By Nelson Smith
The words “flexible” or “flexibility” appear 30 times in the 32-page report “West Virginia’s Voice” which summarizes the state’s recent education-policy forums. School leaders and district administrators feel hamstrung by a multitude of restrictions on how they spend the money Charleston sends. A principal may be getting funding she can only spend on one category of support personnel when student needs call for another. A superintendent has to justify why he needs to move funds from one state-mandated silo to another.
So, while voicing a hearty “amen” to increased teacher compensation and other proposals, I find it ironic that a whopping 88 percent of participants in the forum process reported opposing public charter schools — where flexibility is a core value. Yes, charters are subject to some of the same constraints as other public schools (USDA money does have to be spent on meals, for example) but most day-to-day decisions about how to allocate resources can be made closest to kids, at the school site. So charters can make fast, nimble changes when priorities change or emergencies arise.
For educators hungry for flexibility, what might that mean?
- Ordering well-reviewed books from Amazon to supplement an American history course.
- Installing a self-directed curriculum/assessment platform without extensive explanations and levels of permission
- Changing a staffing pattern when interim assessments suggest a better match between teachers and students
- Extending the school day to provide more learning time
Now, about that big “no” vote: As one veteran of many charter-law battles said upon hearing of the results, “People in a state without a charter law don’t really know what they are voting for.” In fact, the report itself says in its school-choice section that “Misconceptions, from participants internal and external to the public school system, on some of the proposals created a sense of confusion.”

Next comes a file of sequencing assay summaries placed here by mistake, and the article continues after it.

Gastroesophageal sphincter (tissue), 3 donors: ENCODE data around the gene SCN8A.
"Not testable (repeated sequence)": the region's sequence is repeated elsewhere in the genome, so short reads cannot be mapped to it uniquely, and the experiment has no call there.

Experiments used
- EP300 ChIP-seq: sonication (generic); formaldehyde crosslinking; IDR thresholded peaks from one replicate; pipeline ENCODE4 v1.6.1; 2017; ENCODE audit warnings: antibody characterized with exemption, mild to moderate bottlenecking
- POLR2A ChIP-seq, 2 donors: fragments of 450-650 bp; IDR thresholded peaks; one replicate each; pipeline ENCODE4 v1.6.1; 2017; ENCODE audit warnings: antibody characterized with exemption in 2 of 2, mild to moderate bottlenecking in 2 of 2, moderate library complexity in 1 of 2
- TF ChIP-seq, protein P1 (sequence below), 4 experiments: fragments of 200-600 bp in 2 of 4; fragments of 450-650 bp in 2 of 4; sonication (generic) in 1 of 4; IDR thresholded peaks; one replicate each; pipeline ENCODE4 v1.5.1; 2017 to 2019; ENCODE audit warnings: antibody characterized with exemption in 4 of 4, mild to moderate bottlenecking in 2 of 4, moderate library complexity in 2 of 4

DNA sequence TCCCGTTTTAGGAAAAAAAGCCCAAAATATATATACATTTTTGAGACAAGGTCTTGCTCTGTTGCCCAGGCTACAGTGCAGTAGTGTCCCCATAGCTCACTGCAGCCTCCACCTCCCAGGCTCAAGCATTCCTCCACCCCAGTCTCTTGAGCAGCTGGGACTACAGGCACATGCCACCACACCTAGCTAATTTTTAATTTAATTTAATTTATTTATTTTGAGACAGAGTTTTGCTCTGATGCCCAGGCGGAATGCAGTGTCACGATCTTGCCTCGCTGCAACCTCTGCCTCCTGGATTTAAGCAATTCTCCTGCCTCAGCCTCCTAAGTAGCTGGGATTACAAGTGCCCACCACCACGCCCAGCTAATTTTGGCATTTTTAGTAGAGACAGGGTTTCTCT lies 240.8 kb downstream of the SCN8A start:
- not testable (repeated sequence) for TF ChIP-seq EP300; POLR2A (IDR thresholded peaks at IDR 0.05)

The report makes some recommendations worth considering in case a charter law is adopted. But even here, misunderstandings lurk. “Use of a random lottery for oversubscribed schools” is a key element of the charter mode — and a requirement for federal funding. As public schools, charters are already required by federal law to “provide services to students with disabilities, English language learners, and other high-needs students.” What’s different is that charters across the country are using their flexibility to find innovative ways of meeting these obligations.
One note of caution: There’s been talk of a “pilot” that might limit West Virginia’s charter program to two or three schools. As a close observer of the federal Charter Schools Program over the years, I know that such a limitation will put our state at a clear disadvantage in obtaining grants from this highly competitive program. In recent years the majority of states funded by the CSP have had no caps on charter growth, and competing states have gotten the message.
Charter schools give educators the freedom they need to be creative, respond quickly to student needs, and try something new when circumstances change. Once public charter schools are allowed in law – a step taken by 44 other states – I’ve no doubt that West Virginia teachers, principals, and community leaders will show the same gumption as those who’ve started more than 3000 charter schools in 44 other states, including hundreds in rural areas.
All they need is a chance.
Nelson Smith, a resident of Shepherdstown, was the first CEO of the National Alliance for Public Charter Schools, Executive Director of the DC Charter School Board, and former advisor to the National Association of Charter School Authorizers.